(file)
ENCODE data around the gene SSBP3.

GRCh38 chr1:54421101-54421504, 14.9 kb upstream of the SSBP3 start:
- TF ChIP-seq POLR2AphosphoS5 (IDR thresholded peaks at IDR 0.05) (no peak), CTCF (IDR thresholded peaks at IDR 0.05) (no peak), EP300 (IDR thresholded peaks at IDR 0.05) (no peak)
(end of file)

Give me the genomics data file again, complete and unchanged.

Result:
ENCODE data around the gene SSBP3.

GRCh38 chr1:54421101-54421504, 14.9 kb upstream of the SSBP3 start:
- TF ChIP-seq POLR2AphosphoS5 (IDR thresholded peaks at IDR 0.05) (no peak), CTCF (IDR thresholded peaks at IDR 0.05) (no peak), EP300 (IDR thresholded peaks at IDR 0.05) (no peak)